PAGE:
The Notebooks of Leonardo da Vinci
From a previous multimedia performance by Pacific Chorale, featuring Pacific Symphony | Courtesy of Jocelyn Hagen

The name Leonardo da Vinci brings to mind a brilliant artist. But he was also a scientist and inventor, and his numerous notebooks (more than 5,000 pages have been found) are filled with sketches, drawings of scientific and geometrical diagrams, and personal musings, and they are sometimes displayed in galleries. In 2016, composer Jocelyn Hagen attended an exhibit of some of these notebooks, called the Codex Leicester, at the Minneapolis Institute of Art and was deeply inspired.

Several years earlier, in 2014, Hagen had come across something entirely different yet somehow related that had also inspired her. It was Muséik, a very advanced digital software which synchss visuals to music during a live performance.

“I found out about the technology in 2014 and considered using it for an opera that I was doing,” she said. “And then it turned out that we didn’t need something that sophisticated for the opera, so I didn’t end up using it. But it kind of sparked the idea that I should make a multimedia symphony.”

Jocelyn Hagen
Jocelyn Hagen | Courtesy of Jocelyn Hagen

As fate would have it, Hagen had already been commissioned by a consortium of orchestras to write a piece first premiering with the Metropolitan Symphony Orchestra and the Minnesota Chorale, so she pitched them the multimedia symphony idea, and they said yes. Thus began her long journey to create The Notebooks of Leonardo da Vinci, an orchestral and choral work that is accompanied by projections of animated pages of words and drawings taken from da Vinci’s manuscripts.

The piece will be performed by the Grammy Award-winning Pacific Chorale on Saturday, Oct. 15 at 8 p.m. at the Renée and Henry Segerstrom Concert Hall in Costa Mesa. Led by Artistic Director Robert Istad, the choir will be accompanied by Pacific Symphony in a program that also includes Maurice Duruflé’s Requiem. (Tickets are available here.)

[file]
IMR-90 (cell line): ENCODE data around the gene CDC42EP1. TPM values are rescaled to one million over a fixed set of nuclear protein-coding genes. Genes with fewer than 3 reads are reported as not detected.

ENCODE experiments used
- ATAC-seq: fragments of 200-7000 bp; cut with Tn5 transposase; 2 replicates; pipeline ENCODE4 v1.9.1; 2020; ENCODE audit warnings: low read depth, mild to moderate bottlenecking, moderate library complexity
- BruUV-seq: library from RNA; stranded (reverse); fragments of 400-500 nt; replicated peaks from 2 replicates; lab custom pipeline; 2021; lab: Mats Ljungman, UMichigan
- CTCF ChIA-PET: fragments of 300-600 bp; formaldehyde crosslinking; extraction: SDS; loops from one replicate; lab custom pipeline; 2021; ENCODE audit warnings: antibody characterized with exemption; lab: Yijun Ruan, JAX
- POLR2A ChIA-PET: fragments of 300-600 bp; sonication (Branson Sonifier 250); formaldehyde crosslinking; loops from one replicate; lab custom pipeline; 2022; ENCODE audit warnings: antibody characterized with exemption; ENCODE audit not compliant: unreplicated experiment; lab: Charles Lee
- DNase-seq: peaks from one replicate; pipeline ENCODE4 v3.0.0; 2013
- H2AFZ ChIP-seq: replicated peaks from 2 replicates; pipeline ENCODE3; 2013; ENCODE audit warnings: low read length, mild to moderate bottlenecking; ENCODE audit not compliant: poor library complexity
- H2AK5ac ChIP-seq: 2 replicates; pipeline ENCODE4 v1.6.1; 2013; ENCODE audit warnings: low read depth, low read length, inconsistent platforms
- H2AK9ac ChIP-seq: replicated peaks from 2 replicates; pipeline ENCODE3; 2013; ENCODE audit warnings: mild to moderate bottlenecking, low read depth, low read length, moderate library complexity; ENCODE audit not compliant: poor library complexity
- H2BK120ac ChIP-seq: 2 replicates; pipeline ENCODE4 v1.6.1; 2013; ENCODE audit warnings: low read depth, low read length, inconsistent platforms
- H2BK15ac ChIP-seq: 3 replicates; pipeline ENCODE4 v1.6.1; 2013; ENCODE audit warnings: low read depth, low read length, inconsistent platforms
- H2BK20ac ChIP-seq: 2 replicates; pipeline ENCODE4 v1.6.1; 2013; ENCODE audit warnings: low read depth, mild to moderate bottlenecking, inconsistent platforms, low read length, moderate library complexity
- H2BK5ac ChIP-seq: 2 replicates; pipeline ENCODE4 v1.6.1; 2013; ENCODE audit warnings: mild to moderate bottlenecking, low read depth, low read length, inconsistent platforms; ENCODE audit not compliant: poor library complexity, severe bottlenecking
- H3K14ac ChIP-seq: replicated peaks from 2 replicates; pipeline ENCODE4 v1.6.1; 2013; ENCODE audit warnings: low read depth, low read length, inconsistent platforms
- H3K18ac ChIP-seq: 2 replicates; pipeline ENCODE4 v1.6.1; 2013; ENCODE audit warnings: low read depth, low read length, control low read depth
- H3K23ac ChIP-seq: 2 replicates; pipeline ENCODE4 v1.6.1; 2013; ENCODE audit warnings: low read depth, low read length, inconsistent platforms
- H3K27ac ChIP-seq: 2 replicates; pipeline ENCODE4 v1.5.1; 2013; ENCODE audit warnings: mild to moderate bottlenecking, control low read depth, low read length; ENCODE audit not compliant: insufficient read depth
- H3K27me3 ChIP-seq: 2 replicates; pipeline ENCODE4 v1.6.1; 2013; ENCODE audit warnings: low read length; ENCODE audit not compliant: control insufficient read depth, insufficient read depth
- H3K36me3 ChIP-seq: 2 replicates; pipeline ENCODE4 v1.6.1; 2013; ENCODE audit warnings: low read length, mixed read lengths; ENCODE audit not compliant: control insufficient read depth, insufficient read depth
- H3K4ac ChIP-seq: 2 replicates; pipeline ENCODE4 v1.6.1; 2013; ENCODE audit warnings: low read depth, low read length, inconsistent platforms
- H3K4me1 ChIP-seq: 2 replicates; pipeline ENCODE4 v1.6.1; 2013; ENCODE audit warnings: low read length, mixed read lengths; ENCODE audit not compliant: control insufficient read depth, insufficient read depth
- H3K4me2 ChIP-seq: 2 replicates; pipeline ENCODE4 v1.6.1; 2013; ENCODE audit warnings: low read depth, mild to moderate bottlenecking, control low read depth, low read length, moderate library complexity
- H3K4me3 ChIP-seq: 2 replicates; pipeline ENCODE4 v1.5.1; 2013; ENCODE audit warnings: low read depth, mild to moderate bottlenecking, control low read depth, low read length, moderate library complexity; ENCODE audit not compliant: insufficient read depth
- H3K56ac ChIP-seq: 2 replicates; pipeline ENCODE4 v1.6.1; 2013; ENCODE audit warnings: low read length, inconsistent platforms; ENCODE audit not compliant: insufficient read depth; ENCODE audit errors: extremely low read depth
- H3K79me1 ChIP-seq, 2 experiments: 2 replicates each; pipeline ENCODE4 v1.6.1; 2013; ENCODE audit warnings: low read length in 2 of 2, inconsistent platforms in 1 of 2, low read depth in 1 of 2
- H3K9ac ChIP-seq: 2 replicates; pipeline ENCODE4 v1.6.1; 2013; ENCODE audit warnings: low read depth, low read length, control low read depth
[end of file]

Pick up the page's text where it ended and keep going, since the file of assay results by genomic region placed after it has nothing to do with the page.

It took Hagen four years to complete the project. She meticulously studied da Vinci’s notebooks and collaborated with experimental filmmakers and video artists Isaac Gale, Joseph Midthun, and Justin Schell, who helped her realize her vision.

“Big ideas like that take a long time to come to fruition,” said Hagen. “The first two years were simply research — figuring out how I’m going to do this and how I’m going to fund it. I think I bought eight books on da Vinci and probably got about halfway through half of them. I had pages and pages of text, and I could have written a two-hour-long piece just based on all the ideas I had and all the great things that he wrote about. But when it came right down to it, I just had to pick my favorites.”

Notebooks started touring in 2019 to commemorate the 500th anniversary of da Vinci’s death, but the tour paused due to COVID. And sadly, the performance scheduled at Carnegie Hall on April 19, 2020, Hagen’s 40th birthday, was canceled — a huge disappointment for her because many members of her family were planning to fly in from Minnesota to sing in it.

A sketch from Leonardo da Vinci’s notebooks | Courtesy of Jocelyn Hagen​​​​​

Hagen had always been interested in merging music with visuals, but this was the first time she was able to realize that dream.

“I’m a very visual person — I love it when visuals and music are synched,” she said. “And because of that, I conceived of some of the music [and] visuals together. It was a really neat collaboration with filmmaker Isaac Gale. I wrote the music first, and then he matched me. One of the reasons why I wanted to work with him was because he is also a musician, so he really understood timing and pacing and was able to feel what I was getting at with the music, even with just the computer score.”

The nine movements in the piece are titled “Painting and Drawing,” “Practice,” “Ripples,” “The Greatest Good,” “The Vitruvian Man,” “Invention,” “Nature,” “Perception,” and “Look at the Stars,” and each tells a slightly different story. The libretto is taken directly from the notebooks, which were written in Italian and read in reverse from right to left, which is the way da Vinci wrote. Hagen explained that there have been hundreds of translations done over the years and that she just chose the ones that stuck with her.

Hagen says she is pleased with the way Notebooks came out, though along the way she did make some improvements. And it has definitely helped to get her name out.

“It’s gotten quite popular,” she said. “People know my name now because of that work, and I’m proud of that. I think it’s a good piece to be known for.”